CenturyLink's Laskey: Software Is the Predominant Driver of the Global Economy

Think solutions providers can ignore DevOps, APIs and PaaS? Bob Laskey begs to differ.

Lorna Garey

December 16, 2015

19 Min Read
CenturyLink's Laskey: Software Is the Predominant Driver of the Global Economy

Lorna GareyBob Laskey, vice president, global markets, software industry for CenturyLink, says the transformation of the software marketplace – and the industry overall – toward being cloud– and SaaS-enabled is accelerating as we move into 2016 and beyond. What does that mean for CenturyLink and its partners?

For one thing, a broadening definition of who, exactly, is a software vendor. Partners able to deal with everyone from established SaaS providers down to ad-hoc IoT developers will have an edge in providing customers complete solutions. Laskey recommends segmenting the market into a trio of scenarios.

“When we think about this ongoing transformation, you sort of have three different buckets,” he says. “The first is established SaaS providers that are in the market today providing capabilities primarily and predominately via cloud companies like Salesforce, LinkedIn, NetSuite.” These players are mature in terms of business models, technical architectures, channel strategies and how they deliver cloud-based services to their end customers.

“But you have a much broader swath of players in the industry who are very much mixed in terms of heterogeneous infrastructures and architectures, different business models,” he says. These companies typically have broad portfolios of applications, some of them cloud-ready, others that will never make that leap and are strictly an on-premises delivery play, and plenty in between.

“Fundamentally, that swath of software firms are grappling with, how do they shift as much of their portfolio to the cloud to deliver different types of benefits and more agility to their end customers?” asks Laskey. “That transformation, we think, is important for them as well as important for us.”

Then there’s that vast untapped opportunity around big data and Internet of Things.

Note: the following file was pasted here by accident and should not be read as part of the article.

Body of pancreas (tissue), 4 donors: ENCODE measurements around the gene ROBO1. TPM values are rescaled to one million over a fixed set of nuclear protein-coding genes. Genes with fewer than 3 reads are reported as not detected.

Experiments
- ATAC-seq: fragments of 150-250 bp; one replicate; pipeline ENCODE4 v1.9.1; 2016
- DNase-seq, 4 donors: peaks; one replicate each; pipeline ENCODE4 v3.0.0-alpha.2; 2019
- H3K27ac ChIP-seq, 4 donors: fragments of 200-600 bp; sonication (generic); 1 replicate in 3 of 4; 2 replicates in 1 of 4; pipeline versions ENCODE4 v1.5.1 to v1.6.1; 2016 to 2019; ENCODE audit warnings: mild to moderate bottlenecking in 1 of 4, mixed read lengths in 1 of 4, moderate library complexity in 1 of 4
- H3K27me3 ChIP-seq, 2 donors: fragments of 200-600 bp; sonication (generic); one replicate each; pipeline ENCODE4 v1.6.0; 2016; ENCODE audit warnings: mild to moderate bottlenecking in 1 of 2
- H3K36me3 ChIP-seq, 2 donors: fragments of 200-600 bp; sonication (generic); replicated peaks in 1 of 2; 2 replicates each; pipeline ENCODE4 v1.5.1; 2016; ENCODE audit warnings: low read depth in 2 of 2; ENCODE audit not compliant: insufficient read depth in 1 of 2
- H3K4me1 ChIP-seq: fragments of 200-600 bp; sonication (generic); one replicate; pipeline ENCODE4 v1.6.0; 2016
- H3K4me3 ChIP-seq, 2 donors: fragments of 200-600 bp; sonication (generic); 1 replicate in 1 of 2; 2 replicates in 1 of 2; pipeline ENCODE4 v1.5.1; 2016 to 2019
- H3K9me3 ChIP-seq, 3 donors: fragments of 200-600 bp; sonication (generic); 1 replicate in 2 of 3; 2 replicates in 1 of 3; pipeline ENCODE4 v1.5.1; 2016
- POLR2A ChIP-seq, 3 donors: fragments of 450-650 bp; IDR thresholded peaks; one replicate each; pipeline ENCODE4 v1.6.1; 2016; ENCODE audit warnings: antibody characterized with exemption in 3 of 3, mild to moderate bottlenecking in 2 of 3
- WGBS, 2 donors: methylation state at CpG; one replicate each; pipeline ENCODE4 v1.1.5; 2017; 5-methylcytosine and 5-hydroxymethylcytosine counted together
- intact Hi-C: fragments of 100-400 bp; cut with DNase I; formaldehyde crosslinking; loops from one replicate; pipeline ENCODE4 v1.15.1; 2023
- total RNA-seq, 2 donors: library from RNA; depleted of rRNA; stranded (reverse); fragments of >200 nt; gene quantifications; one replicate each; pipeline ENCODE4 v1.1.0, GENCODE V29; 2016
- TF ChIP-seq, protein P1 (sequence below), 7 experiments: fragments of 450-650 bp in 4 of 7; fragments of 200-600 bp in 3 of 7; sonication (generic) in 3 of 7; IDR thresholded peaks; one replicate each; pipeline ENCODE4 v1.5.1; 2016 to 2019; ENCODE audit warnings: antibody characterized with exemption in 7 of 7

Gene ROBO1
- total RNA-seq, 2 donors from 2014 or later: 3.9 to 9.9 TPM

“The third bucket is outside of the core software industry, and essentially any firm on the planet — from a pizza retailer to industrial equipment manufacturer,” he says. “These shops are actively seeking to take advantage of software to transform the way they interact with their customers, transform the capabilities they deliver through their products, whether it’s big data to get closer to their customers or [the] Internet of Things to provide different services through the products that they sell.”

For CenturyLink and its partners, Laskey cites an opportunity to help these organizations understand how IT systems can enable their business transformations.

“Our portfolio is uniquely broad and deep, from network connectivity solutions to data centers and co-location to managed hosting and managed services, all the way to public and private cloud capabilities,” he says. “That really gives us the opportunity to be …

… a tight technology partner to these firms, to help them with this transformation, to take advantage of software assets and get to cloud in a higher-quality, lower-cost, and more efficient and quick fashion.”

Essentially, provide a hybrid IT capability to these firms and watch them transform to become SaaS providers and deliver more agility and faster time to market to their end customers. What’s not to like?

Laskey also weighed in on CenturyLink’s Cloud Blueprints, why solutions providers need DevOps and APIs, and moving licensing to a consumption model. Yes, it’s difficult because it’s both business and software transformation. But a combination of customer demand and upstart competition will make it less of a choice, and more of a mandate.

Here’s more of our conversation, edited for length and clarity.

Channel Partners: What does your typical partner look like today?

Bob Laskey: Our typical ISV partner spans that entire spectrum, so some of the largest SaaS companies literally on the planet today are consumers of our network infrastructure and our data-center infrastructure. Many of the SaaS providers that have been around for several years have built their own internally developed and operated cloud infrastructures. Those infrastructures sit in our data centers. We have 60 of them across the planet. Many of those companies operate – some exclusively and some partially – inside of our data centers. We have legacy enterprise ISVs to take advantage of our cloud capabilities, all the way down to some of the smallest three- to five-person startup ISVs who are looking at CenturyLink cloud to differentiate a way for them to get access to new markets and new customers. So we really do cover the entire spectrum of small ISVs to large global Fortune 500 ISVs that deliver their services worldwide.